I’ve seen this only once or twice before in all the thousands of eggs I’ve eaten, including the truly free-range farm eggs I used to buy in rural Thailand in the early 1990s, they of the bright orange yolks and rich flavour.
It got me thinking about other natural phenomena we love to see: there’s something about them that makes you feel lucky all day.
I’ve seen several shooting stars. They’re usually something you see out of the corner of your eye and realise only after that that’s what it was. The most memorable was in Bangkok in the late 1990s. My then-husband and I used sometimes on a Saturday night to go up to the roof of our apartment building where the pool was and lie on the deck chairs, looking up at the sky.
Unbelievably, given the pollution, you could still see stars. One night, we saw what we thought was a bright shooting star go right across the sky. I’m calling it a shooting star, but this is my name for anything I see in the sky like that: it may well have been some other phenomenon.
I’ve never seen a five-leaf clover, but I have a friend who goes running every day, and she has seen quite a few.
But then, you have to be looking for these things to see them.

A hotch potch: pink frothy tea, stir-fried cucumber and an accidental recipe

 

Have a nice cup of (pink and white frothy) tea, why don’t you?

Here is what I tried this week: a “geisha green tea latte”… that was not green at all, but looked like a strawberry and vanilla milkshake, only hot.

latteI read a lot of inventive things on blogs such as RocketNews24, which has articles about the weird and wonderful flavours of food products in Japan, mainly (chocolate-covered squid, anyone?).

So, what did a geisha green tea latte taste like? It actually tasted like green tea…with rose-flavoured milk froth. It was pricy at $5.20.

Would I have it again? Probably. I like milk shakes, and I like rose-flavoured herbal tea, so a hot green tea milk shake tastes pretty good to me.

When I was a young adult in New Zealand in the 1980s, cafes offered coffee or tea, and that was it. If you ordered coffee, it was usually a spoon of Nescafe stirred into just-boiled water; if tea, you still usually got actual tea leaves in a tea pot. But there was no, “Will that be English Breakfast, Irish Breakfast, Earl Grey, Lady Grey, Orange Pekoe or decaf, with skinny or whole milk?” The only choices were black and white, sugar or none. My great-grandmother was disturbed when she discovered I didn’t take sugar. “A girl needs sugar in her tea – it’s good for you,” she maintained. (She also felt it highly disturbing that I washed my hair in the morning before heading off to uni. I would, she said, catch my death of cold, one of these days).

But back to choice. So great are the choices these days that what we finish up with often doesn’t resemble the original product at all. My husband recently ordered a “low-fat decaf latte, no sugar”. The waiter retorted, “Why bother?” and we all laughed.

When I first came back to Australia in 1993 from my first two-and-a-half-year stint in Thailand, I was appalled by the amount of choice in the supermarkets of Melbourne. Who needed 50 different types of breakfast cereals? I would stand in the aisles, just staring at the burgeoning shelves. I hate breakfast cereal anyway. My favourite breakfast is congee with chilli, fish sauce and chicken, the way they do it in Thailand. Or reheated left-over rice, with a raw egg stirred through. But toast and marmite or toast and tahine will do if I have to have a western breakfast.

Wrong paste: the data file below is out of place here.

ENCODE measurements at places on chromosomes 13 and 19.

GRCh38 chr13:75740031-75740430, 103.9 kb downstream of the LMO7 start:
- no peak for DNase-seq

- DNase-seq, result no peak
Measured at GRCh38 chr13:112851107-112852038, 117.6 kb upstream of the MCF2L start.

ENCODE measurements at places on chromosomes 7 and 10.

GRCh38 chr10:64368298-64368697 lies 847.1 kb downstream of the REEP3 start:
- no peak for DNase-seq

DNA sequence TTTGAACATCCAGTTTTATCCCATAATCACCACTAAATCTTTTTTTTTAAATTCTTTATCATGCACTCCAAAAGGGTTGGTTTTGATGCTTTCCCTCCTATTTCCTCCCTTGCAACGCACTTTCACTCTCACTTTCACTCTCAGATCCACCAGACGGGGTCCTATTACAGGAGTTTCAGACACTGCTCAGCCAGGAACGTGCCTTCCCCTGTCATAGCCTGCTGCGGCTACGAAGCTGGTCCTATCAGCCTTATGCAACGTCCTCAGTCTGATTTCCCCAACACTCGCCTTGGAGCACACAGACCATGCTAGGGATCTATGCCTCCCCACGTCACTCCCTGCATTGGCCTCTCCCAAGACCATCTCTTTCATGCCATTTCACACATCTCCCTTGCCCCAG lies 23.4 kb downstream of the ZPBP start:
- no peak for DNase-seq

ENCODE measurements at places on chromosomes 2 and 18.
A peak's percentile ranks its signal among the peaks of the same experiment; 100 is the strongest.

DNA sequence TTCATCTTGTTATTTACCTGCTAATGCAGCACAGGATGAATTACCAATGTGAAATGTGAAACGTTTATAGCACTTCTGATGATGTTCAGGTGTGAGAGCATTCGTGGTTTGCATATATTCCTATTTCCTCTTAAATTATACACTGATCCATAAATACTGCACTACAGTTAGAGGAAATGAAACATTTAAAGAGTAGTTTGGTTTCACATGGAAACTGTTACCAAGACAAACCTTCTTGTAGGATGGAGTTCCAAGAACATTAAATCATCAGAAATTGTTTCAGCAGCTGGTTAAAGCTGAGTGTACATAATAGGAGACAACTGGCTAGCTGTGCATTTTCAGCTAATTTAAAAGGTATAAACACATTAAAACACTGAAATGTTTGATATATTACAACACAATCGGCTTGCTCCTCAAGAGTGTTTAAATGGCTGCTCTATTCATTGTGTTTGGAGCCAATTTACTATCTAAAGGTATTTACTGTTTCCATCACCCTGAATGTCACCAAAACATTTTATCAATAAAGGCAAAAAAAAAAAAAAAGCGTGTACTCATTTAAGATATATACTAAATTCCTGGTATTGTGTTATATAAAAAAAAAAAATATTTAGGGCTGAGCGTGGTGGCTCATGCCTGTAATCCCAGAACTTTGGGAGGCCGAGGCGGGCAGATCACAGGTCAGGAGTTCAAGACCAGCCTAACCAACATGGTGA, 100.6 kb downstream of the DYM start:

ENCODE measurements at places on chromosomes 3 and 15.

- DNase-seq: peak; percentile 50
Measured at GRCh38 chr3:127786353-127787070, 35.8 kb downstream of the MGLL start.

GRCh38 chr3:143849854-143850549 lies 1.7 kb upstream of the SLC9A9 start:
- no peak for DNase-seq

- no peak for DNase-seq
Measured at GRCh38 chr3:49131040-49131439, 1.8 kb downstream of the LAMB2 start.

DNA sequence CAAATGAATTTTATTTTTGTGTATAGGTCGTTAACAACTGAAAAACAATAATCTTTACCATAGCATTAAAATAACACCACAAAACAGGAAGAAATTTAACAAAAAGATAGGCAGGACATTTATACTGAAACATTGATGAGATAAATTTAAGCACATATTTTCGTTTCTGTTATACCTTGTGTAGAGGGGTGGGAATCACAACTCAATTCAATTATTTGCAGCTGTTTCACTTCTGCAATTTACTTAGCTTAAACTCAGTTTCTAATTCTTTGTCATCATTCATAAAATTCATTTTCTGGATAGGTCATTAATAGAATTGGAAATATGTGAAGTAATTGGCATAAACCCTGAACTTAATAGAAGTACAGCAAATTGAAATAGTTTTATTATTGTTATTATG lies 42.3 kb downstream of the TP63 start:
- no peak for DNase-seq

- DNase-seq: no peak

In Thailand in the early 1990s, supermarkets were evolving but they were still not the most usual way Thais shopped, except for canned goods and other packaged products such as instant noodles. They mostly went to markets with fresh unpackaged and unprocessed produce.

Supermarkets had a limited choice (unless you wanted hair-care products), but always great were the lean chicken, truly free-range eggs with the yellowest yolks, delicate quail’s eggs, and luscious prawns ($1 worth was plenty for the two of us for dinner). In the vegetable aisle, we soon learnt to choose Thai vegetables, because such things as potatoes and carrots were pitiful, if available at all. Straw mushrooms, aubergines of all sizes down to the bitter pea-size ones for green curry, red capsicum, snake beans, snow peas, baby corn, spring onions. The best buys were the pre-packaged vegetables and herbs for recipes, just enough to add to your tom ka gai, tom yum or gaeng keow wan that night. A packet, which cost just a few baht, would contain, for example, kaffir lime leaves, a couple of sticks of lemon grass, garlic, chillies, a lime, and so on.

Now, of course, supermarkets in Bangkok are huge, swish and unrecognisable from what they used to be. I’m pleased to see, though, that they retain their “Thainess” among all the expensive imports, and that you can still buy those little packets of herbs and vegetables.

When I first went to Thailand in 1990, you couldn’t buy a cappuccino, really. Some restaurants had what they called cappuccino, but it was regular coffee with whipped cream on the top.

No matter – I used always to order nam manao (Thai lime-ade) when I was out, anyway: lime juice, soda water, salt and a little sugar syrup, the most thirst-quenching drink ever.